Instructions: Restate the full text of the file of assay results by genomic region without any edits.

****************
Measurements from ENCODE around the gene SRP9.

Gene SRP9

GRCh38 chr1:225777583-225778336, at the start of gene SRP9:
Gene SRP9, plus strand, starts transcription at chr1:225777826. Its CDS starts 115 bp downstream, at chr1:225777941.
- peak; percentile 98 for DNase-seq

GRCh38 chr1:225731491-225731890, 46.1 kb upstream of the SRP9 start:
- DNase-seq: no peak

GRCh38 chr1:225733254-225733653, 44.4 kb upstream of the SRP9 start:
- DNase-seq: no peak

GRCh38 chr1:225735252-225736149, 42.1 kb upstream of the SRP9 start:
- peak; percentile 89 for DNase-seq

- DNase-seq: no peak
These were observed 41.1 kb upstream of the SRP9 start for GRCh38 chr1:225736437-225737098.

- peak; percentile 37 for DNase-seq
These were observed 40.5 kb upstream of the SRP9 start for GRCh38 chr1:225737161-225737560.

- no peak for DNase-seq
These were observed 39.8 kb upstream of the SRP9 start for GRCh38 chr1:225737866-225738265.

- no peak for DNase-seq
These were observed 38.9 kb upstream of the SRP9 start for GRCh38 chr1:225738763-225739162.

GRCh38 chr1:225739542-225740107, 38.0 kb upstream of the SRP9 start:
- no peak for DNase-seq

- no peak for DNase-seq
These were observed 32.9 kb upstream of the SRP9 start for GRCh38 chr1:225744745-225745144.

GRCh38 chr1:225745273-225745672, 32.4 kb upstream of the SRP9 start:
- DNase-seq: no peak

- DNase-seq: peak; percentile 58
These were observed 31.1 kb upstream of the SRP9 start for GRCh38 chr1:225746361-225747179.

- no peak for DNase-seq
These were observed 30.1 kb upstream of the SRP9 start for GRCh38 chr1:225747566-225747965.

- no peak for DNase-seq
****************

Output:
Measurements from ENCODE around the gene SRP9.

Gene SRP9

GRCh38 chr1:225777583-225778336, at the start of gene SRP9:
Gene SRP9, plus strand, starts transcription at chr1:225777826. Its CDS starts 115 bp downstream, at chr1:225777941.
- peak; percentile 98 for DNase-seq

GRCh38 chr1:225731491-225731890, 46.1 kb upstream of the SRP9 start:
- DNase-seq: no peak

GRCh38 chr1:225733254-225733653, 44.4 kb upstream of the SRP9 start:
- DNase-seq: no peak

GRCh38 chr1:225735252-225736149, 42.1 kb upstream of the SRP9 start:
- peak; percentile 89 for DNase-seq

- DNase-seq: no peak
These were observed 41.1 kb upstream of the SRP9 start for GRCh38 chr1:225736437-225737098.

- peak; percentile 37 for DNase-seq
These were observed 40.5 kb upstream of the SRP9 start for GRCh38 chr1:225737161-225737560.

- no peak for DNase-seq
These were observed 39.8 kb upstream of the SRP9 start for GRCh38 chr1:225737866-225738265.

- no peak for DNase-seq
These were observed 38.9 kb upstream of the SRP9 start for GRCh38 chr1:225738763-225739162.

GRCh38 chr1:225739542-225740107, 38.0 kb upstream of the SRP9 start:
- no peak for DNase-seq

- no peak for DNase-seq
These were observed 32.9 kb upstream of the SRP9 start for GRCh38 chr1:225744745-225745144.

GRCh38 chr1:225745273-225745672, 32.4 kb upstream of the SRP9 start:
- DNase-seq: no peak

- DNase-seq: peak; percentile 58
These were observed 31.1 kb upstream of the SRP9 start for GRCh38 chr1:225746361-225747179.

- no peak for DNase-seq
These were observed 30.1 kb upstream of the SRP9 start for GRCh38 chr1:225747566-225747965.

- no peak for DNase-seq